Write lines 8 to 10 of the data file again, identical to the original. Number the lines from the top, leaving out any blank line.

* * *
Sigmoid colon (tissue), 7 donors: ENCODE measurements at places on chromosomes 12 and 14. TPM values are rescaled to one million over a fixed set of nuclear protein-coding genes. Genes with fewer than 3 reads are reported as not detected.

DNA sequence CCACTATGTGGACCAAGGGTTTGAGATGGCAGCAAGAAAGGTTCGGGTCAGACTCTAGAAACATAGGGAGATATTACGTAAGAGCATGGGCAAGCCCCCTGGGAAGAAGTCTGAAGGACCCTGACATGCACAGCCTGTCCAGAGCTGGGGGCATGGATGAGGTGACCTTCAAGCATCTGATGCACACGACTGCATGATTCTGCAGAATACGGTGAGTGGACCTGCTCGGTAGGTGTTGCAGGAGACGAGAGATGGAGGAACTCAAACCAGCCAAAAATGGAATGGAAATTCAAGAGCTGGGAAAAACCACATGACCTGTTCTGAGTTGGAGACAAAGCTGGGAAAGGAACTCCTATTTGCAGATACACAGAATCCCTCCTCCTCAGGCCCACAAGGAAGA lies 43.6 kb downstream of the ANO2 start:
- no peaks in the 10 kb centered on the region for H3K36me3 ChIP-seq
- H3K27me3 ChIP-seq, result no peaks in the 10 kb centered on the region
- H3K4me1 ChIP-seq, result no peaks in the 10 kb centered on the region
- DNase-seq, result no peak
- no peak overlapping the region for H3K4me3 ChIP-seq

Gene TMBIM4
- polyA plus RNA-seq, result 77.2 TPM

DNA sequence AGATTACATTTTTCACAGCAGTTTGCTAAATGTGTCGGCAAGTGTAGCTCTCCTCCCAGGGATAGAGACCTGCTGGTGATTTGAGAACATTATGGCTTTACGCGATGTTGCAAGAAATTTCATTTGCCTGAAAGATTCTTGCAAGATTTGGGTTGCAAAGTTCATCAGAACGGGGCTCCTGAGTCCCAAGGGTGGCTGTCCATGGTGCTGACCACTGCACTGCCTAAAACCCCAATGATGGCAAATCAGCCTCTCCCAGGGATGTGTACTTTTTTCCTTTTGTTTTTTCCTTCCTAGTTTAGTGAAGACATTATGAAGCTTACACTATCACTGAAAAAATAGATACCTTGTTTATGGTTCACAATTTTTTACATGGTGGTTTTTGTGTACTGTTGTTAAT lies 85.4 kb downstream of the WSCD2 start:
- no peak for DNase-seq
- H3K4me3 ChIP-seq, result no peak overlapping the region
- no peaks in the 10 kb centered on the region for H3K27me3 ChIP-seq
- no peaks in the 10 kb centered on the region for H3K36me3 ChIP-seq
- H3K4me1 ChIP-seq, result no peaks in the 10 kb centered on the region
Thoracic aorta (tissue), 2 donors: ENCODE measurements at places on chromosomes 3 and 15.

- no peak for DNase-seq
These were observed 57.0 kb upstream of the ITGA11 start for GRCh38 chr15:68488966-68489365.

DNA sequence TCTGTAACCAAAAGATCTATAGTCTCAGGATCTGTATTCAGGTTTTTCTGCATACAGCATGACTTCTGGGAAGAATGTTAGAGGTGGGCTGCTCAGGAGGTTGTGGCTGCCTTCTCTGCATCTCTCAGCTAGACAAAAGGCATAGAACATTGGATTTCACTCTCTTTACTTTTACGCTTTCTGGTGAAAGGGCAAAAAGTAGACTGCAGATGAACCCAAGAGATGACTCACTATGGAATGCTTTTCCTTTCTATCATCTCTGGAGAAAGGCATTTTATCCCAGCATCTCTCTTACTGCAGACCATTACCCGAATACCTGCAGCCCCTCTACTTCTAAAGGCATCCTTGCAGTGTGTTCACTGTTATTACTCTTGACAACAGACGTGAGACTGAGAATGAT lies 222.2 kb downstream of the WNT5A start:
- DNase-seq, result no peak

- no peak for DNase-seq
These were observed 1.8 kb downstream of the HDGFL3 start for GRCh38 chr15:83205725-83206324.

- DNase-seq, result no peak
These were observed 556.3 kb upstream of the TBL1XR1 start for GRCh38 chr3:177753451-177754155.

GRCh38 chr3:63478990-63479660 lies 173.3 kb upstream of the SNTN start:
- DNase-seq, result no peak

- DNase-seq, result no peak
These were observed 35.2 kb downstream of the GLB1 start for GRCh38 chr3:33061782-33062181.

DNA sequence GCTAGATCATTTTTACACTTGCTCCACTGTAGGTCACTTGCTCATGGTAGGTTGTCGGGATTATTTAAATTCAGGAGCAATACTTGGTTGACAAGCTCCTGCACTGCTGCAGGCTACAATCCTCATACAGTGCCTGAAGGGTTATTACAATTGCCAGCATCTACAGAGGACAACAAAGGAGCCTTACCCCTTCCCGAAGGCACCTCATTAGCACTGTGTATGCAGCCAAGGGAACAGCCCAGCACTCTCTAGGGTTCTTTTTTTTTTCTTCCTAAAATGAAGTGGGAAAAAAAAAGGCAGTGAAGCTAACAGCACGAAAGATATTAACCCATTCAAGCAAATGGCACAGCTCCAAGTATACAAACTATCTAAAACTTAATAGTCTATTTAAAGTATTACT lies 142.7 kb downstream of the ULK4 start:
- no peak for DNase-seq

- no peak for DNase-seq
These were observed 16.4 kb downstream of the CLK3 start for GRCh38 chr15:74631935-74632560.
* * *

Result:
Gene TMBIM4
- polyA plus RNA-seq, result 77.2 TPM

DNA sequence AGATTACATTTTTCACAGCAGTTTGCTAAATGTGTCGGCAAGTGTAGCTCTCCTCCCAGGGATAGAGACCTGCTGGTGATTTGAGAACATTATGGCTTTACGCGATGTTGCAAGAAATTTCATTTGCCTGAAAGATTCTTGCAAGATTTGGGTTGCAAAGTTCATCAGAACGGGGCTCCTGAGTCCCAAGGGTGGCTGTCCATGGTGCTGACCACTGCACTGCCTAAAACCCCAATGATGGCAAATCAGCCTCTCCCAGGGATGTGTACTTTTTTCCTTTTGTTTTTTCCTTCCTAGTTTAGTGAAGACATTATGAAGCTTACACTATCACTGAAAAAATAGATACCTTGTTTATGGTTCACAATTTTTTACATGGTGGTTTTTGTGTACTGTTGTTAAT lies 85.4 kb downstream of the WSCD2 start: